- The Washington Times - Monday, January 11, 2010

EUREKA, Calif. | Residents of a Northern California county gingerly cleaned up Sunday after the area dodged a catastrophe, escaping a 6.5 magnitude earthquake with little more than bumps, cuts and broken glass.

Eureka’s Bayshore Mall had entrances blocked off as engineers surveyed for damage. Area bridges suffered some bent rails, and local stores reported messy aisles where bottles and jars flew from shelves and shattered, authorities said.

But the Saturday temblor — centered in the Pacific about 22 miles west of Ferndale — caused no major injuries, only limited structural damage and just a few hours where thousands of residents were without power.

“I think we can attribute some of this to being prepared,” Humboldt County spokesman Phil Smith-Hanes said. “Folks in this area are used to living in earthquake country.”

The quake’s location — offshore, deep under the ocean and away from urban areas — helped the region escape relatively unscathed what could have been a major disaster. A quake of similar size — 6.7 magnitude — killed 72 people and caused $25 billion in damage in 1994 in the Los Angeles area.

Rick Littlefield, owner of Eureka Natural Foods, said earthquakes are “part of the rules of the game up here.”

The quake left some of the grocery store’s aisles ankle-deep in broken bottles, jars and spilled goods, a loss Mr. Littlefield estimated at about $20,000. But the shelves were bolted in place, so they didn’t topple. A generator kept power going.

Power outages were widespread, affecting about 25,000 customers initially, but a quick response restored electricity to all by early Sunday morning, said David Eisenhauer, a spokesman for Pacific Gas & Electric Co.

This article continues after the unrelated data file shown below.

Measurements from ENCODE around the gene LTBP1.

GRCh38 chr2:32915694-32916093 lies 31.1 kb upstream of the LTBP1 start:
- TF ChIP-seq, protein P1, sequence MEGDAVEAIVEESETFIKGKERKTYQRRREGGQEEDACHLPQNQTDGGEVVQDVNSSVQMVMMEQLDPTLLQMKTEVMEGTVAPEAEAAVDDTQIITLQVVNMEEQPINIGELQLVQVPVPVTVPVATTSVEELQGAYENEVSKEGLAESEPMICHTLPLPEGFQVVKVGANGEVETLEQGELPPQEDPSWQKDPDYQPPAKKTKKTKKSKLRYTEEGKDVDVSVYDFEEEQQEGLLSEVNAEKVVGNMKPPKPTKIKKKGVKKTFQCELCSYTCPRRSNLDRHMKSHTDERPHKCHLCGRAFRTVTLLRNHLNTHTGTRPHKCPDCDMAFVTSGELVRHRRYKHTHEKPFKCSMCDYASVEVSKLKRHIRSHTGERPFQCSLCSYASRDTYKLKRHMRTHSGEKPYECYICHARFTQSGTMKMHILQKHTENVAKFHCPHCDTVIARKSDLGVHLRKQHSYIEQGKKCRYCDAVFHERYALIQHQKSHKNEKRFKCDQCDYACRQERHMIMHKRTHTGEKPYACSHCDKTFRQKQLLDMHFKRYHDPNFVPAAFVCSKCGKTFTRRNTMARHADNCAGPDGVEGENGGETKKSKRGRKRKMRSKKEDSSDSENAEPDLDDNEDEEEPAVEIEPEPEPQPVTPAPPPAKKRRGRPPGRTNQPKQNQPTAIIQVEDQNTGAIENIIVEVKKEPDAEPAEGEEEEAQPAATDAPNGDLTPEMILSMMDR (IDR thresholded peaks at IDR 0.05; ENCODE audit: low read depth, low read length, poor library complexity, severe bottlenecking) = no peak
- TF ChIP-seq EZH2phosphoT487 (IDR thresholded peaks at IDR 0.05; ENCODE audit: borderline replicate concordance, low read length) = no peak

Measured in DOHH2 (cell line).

The utility company was surveying gas lines by helicopter and on foot, but no leaks had been reported, Mr. Eisenhauer said. The company’s former nuclear power plant outside Eureka did not suffer any damage.

California Department of Transportation crews out surveying roads and bridges, first by flashlight and then in daylight, had found no significant damage and no accidents attributed to the quake by Sunday morning, said Stan Woodman, Caltrans maintenance manager for the district encompassing Humboldt County.

Mr. Woodman felt the quake at his home in McKinleyville — “It was rocking and rolling,” he said. But the only consequences for transportation infrastructure have been some bent rails on bridges and slight settling by an inch or two of approach ramps, he said.

Emergency room doctors at Eureka’s St. Joseph Hospital stayed busy Saturday night. Several people showed up with cuts and bruises, with the most serious injury being to an elderly patient who fell and broke a hip, said Laurie Watson-Stone, a spokeswoman for the 146-bed hospital.

But no major injuries were reported overnight, in spite of several aftershocks that rumbled through the region for several hours, some with magnitude as high as 4.5.

When the temblor hit Saturday afternoon, there were about 150 people shopping at Mr. Littlefield’s store.

“A lot of customers freaked,” he said Sunday morning. “People just dropped what they had — in the checkstand even. People who were in the middle of a transaction just bailed and left their stuff.”

But no one was hurt, and damage was limited to some easy-to-fix cracks on the floor. Mr. Littlefield kept his sense of humor as he tried to tackle the sticky mess in the shampoo and juice aisles with a wet/dry vacuum that was soon overflowing with bubbles.

At least, he said, “it smelled really good.”

Copyright © 2018 The Washington Times, LLC. Click here for reprint permission.

The Washington Times Comment Policy

The Washington Times is switching its third-party commenting system from Disqus to Spot.IM. You will need to either create an account with Spot.im or if you wish to use your Disqus account look under the Conversation for the link "Have a Disqus Account?". Please read our Comment Policy before commenting.


Click to Read More and View Comments

Click to Hide